Abu-Dis

May-23-2003
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At the wall:

A BP jeep near the gas station. We notice two BP with wooden clubs
that stand upright against their backs. Two soldiers staff the
lookout on top of the gas station. A few young men are jumping over
the wall – where the barbed wire has been pushed aside and at the
very top, near the hotel, two elderly couples manage to climb over
the stones and concrete blocks and get into a transit to Jerusalem
– when the jeep had already left.

At the new gate:

the BP soldiers are standing at a distance from the gate, at some
low concrete blocks - let people pass freely, only occasionally
they call someone over to check their papers – usually young
men.

Sawahre:

A total closureinfo-icon – long line of cars and trucks on both sides –
waiting. One man says he has been waiting since last night, to
return to Bethlehem. we are ‘greeted’ by the commander Itzhak Zur –
whom we remember from previous times, when he was particularly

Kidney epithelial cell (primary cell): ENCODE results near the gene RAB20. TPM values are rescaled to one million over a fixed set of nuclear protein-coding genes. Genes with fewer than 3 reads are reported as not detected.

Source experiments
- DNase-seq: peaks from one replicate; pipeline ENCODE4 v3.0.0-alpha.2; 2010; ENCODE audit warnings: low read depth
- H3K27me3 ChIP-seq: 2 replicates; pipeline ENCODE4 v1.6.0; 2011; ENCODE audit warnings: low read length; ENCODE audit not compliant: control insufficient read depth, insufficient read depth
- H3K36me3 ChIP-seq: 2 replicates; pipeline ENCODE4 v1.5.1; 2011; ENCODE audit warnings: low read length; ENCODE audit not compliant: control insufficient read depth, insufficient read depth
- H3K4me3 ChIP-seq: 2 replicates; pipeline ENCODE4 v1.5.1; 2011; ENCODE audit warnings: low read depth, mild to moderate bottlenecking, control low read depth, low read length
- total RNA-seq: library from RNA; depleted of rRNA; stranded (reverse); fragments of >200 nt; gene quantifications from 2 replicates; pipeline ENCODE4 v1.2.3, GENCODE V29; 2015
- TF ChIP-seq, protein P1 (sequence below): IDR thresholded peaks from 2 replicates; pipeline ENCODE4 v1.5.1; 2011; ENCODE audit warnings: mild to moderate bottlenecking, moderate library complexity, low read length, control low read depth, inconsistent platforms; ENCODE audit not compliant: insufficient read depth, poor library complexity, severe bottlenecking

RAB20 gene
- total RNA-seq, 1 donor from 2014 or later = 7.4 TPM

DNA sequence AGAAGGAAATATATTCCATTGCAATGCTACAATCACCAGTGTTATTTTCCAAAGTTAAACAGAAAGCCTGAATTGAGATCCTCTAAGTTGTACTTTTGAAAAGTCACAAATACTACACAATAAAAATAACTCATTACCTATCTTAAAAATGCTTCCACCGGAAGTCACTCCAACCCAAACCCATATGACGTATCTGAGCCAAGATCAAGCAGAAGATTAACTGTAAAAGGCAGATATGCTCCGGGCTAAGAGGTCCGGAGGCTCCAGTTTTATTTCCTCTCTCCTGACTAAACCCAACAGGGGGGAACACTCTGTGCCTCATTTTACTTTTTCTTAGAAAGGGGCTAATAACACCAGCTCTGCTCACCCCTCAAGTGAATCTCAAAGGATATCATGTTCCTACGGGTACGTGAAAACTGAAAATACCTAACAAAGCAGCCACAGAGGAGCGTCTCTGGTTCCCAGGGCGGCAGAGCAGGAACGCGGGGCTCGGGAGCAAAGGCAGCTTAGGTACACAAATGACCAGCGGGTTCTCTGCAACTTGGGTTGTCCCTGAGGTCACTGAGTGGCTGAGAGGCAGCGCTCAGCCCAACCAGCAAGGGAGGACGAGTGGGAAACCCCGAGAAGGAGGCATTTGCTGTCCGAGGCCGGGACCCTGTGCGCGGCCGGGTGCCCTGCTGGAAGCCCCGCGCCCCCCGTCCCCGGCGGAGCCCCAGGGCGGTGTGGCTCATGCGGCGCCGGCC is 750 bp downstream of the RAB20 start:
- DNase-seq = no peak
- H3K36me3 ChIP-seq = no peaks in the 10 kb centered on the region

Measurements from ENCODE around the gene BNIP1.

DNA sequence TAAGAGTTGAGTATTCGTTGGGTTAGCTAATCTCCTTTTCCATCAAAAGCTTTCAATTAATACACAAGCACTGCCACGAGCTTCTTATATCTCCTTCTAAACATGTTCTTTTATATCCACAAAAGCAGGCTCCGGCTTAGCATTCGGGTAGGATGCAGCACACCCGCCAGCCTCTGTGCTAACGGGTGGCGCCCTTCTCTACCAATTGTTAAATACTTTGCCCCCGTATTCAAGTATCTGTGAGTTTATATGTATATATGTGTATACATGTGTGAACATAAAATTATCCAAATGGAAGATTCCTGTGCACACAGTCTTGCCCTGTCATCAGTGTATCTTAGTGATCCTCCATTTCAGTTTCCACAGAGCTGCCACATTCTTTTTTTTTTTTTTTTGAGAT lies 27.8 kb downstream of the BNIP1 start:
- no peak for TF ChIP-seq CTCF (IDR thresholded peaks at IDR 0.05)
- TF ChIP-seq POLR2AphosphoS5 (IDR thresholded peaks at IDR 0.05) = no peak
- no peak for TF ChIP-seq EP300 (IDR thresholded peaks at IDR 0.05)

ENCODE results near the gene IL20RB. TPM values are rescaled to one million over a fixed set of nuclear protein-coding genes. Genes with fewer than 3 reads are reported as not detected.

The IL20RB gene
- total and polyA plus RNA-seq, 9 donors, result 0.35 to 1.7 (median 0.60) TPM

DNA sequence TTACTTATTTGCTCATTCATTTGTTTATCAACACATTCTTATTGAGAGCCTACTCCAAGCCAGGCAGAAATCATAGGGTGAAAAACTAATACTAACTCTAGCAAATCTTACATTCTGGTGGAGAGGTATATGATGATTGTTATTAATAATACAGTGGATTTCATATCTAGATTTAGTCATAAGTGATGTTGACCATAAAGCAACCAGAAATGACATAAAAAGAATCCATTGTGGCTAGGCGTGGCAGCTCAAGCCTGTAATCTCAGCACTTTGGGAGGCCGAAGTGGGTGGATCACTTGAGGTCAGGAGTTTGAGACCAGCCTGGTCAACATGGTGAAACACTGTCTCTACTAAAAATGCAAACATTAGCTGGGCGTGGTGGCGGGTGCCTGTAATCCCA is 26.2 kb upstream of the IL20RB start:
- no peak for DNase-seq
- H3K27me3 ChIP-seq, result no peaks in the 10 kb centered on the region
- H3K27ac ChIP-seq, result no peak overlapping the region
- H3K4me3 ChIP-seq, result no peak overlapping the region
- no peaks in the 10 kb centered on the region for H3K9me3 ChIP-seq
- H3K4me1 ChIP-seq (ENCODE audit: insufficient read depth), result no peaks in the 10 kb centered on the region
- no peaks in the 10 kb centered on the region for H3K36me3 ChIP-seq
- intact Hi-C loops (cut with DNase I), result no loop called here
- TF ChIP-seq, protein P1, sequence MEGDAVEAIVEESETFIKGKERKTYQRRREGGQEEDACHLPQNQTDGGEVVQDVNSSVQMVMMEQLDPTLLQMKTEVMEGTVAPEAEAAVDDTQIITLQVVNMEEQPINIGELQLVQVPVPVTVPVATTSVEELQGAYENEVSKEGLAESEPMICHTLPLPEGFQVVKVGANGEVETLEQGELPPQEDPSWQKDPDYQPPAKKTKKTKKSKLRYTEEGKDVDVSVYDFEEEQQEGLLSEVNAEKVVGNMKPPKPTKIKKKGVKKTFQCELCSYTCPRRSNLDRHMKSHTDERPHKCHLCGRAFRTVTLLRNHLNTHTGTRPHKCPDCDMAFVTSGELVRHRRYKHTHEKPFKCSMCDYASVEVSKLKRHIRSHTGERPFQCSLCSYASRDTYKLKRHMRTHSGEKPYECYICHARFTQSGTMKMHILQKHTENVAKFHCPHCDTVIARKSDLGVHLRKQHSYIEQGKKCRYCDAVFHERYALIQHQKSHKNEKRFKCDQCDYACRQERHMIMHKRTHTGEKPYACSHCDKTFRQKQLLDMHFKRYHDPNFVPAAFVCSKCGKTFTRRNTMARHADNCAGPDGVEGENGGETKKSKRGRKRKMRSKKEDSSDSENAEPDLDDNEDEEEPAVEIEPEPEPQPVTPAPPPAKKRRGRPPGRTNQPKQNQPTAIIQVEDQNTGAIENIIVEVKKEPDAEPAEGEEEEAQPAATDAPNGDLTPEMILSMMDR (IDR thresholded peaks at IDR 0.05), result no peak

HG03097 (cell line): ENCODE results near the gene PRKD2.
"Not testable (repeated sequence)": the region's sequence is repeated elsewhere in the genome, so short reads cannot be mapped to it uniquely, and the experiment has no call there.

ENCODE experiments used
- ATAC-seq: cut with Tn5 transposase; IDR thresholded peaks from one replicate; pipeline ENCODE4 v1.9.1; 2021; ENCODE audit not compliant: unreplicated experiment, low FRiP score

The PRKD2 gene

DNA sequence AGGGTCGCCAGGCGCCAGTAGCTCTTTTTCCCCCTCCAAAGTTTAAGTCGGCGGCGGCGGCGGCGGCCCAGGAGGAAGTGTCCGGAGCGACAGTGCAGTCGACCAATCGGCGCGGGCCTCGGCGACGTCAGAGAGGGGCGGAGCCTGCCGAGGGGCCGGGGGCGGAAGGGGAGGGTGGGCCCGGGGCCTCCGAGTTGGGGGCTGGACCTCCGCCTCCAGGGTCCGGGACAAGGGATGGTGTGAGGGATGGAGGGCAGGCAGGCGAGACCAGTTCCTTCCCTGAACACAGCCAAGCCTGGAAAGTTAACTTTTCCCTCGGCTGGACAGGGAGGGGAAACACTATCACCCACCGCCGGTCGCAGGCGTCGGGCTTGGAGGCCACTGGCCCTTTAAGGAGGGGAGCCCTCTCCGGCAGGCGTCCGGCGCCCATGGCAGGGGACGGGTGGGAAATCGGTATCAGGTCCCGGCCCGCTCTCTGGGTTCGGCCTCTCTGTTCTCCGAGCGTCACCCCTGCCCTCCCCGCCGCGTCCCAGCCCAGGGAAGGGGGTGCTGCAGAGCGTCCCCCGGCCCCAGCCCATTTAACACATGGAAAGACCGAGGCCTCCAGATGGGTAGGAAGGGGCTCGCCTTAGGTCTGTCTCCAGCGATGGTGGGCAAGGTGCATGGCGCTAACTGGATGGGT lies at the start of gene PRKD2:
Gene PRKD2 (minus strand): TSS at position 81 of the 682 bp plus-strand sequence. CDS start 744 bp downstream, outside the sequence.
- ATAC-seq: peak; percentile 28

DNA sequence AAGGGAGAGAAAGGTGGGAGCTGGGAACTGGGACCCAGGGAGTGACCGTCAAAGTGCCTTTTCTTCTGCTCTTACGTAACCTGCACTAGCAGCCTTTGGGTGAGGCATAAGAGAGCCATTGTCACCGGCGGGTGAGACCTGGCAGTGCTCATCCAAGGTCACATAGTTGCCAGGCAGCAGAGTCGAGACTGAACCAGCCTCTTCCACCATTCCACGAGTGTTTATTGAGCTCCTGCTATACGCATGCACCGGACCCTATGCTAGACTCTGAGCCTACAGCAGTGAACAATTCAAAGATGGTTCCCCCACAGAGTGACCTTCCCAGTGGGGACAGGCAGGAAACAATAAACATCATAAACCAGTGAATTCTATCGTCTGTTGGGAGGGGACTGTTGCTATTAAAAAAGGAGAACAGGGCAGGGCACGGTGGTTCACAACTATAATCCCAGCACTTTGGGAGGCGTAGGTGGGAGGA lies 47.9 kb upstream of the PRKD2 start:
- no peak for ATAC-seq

cruel and did not let ambulances with emergency cases through – and
we remind him of that. And lo and behold, an ambulance appears.
After checking the papers and the vehicle, it is indeed let through
– so perhaps it was good we reminded him?

We call Haviv Edri, the company commander – who says there is
indeed a closure and only humanitarian cases are let through. We
tell him about a neurosurgeon who needs to go and see her patients
in Bethlehem and has been waiting for over an hour with her sister
– they themselves have been calling Dalia Bassa, the from the
"humanitarian center" of the DCO. After some talk between
this Dalia and Edri, the two women are allowed to pass. We could
not do anything for others.

A few soldiers on foot seem to be patrolling the road further down,
stopping people from using the paths up the hill that avoid the
roadblock.

After the cars have been waiting for hours, some seven garbage
trucks coming from Bethlehem are let through – people remark
cynically that garbage is more important than human beings. The
trucks carrying eggs, fruit and vegetables coming from Abu Dis were
still standing when we left.

Back at the new gate:

it is now closed – and soldiers, now standing right behind the
wall, are writing down the numbers of people with blue ID’s, one by
one – this goes very slowly and some twenty people are gathered
behind it waiting. The elderly women, who came with us in the
transit and were not let through at the Sawahre roadblock to return
to their home in Hebron, are not let through here either.

On the other side we speak to a transit driver from Abu Dis and
Qalandya, who seems very articulate about the confiscation of
transits.